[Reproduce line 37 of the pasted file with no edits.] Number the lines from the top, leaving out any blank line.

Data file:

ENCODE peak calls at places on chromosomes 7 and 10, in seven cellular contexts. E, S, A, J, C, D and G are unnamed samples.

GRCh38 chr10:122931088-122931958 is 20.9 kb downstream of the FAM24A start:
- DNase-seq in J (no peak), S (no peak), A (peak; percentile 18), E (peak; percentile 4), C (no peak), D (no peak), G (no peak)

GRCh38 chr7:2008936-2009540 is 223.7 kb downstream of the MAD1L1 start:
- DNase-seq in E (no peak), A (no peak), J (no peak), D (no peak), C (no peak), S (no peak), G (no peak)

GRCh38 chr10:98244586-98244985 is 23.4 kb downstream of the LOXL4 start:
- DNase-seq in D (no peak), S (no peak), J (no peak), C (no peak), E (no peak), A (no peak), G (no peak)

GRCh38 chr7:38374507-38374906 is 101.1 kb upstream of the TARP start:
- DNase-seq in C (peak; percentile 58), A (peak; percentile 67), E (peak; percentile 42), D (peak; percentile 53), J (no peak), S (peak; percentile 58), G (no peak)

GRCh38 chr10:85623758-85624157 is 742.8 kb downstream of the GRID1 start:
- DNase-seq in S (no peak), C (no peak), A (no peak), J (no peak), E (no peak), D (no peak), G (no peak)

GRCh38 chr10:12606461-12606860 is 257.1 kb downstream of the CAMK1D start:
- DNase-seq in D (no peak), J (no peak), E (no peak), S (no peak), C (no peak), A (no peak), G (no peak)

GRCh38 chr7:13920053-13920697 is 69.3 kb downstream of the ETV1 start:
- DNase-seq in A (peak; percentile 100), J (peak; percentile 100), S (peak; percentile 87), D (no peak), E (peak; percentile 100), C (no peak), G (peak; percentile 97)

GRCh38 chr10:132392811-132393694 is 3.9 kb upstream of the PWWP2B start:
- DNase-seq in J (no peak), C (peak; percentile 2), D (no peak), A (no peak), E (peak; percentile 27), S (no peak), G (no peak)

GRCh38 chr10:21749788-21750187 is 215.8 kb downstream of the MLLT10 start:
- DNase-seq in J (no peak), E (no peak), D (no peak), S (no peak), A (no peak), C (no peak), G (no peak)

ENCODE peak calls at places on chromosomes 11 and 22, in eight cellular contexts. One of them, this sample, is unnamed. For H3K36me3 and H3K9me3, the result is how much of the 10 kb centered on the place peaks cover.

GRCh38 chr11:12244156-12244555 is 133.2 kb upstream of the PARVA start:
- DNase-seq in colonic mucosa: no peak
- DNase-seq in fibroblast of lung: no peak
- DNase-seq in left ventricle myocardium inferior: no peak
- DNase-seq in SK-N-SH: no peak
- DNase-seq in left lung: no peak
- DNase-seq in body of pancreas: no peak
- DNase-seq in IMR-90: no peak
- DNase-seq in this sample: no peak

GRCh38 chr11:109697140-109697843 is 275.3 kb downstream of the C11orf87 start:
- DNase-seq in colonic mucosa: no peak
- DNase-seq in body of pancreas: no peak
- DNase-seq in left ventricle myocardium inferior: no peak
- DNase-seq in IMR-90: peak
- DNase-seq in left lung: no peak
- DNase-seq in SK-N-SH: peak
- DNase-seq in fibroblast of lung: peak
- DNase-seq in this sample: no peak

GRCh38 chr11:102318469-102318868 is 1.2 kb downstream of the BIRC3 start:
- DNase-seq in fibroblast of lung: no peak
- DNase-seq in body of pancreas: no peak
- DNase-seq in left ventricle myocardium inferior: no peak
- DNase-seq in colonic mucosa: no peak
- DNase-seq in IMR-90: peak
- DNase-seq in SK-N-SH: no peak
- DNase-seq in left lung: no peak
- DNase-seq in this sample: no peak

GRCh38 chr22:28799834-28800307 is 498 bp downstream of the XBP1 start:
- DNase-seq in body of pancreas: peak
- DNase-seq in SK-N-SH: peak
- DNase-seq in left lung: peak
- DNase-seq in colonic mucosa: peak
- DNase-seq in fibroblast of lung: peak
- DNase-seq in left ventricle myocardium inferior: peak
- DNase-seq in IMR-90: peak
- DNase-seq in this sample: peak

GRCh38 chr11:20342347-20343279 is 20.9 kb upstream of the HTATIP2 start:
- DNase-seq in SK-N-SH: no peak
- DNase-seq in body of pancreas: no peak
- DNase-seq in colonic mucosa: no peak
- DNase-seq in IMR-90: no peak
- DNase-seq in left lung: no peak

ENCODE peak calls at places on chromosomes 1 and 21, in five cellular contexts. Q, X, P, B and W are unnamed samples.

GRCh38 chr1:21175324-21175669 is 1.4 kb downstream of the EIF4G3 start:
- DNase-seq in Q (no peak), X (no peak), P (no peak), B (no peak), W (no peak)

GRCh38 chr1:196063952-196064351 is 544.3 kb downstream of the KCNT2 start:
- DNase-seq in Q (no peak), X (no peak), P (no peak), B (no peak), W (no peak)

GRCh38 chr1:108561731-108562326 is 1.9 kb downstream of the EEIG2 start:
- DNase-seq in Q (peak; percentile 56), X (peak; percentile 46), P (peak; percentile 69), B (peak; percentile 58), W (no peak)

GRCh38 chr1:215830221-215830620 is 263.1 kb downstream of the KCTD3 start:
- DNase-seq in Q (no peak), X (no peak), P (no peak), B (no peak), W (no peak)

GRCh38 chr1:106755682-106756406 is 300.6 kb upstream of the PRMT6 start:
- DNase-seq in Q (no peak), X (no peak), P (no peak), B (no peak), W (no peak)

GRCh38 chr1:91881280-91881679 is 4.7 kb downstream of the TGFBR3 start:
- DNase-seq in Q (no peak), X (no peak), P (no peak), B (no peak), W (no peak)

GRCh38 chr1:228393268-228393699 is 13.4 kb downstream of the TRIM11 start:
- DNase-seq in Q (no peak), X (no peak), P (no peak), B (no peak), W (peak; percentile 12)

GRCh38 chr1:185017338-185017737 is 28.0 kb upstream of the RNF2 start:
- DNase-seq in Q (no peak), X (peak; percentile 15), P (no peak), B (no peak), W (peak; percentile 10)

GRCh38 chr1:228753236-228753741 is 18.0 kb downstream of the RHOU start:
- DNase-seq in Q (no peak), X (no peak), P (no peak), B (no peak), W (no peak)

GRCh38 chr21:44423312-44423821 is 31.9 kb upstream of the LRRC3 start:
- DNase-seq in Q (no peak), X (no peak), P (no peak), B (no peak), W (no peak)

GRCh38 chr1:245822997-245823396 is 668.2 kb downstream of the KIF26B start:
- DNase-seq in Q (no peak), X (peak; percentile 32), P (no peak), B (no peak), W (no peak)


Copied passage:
- DNase-seq in fibroblast of lung: peak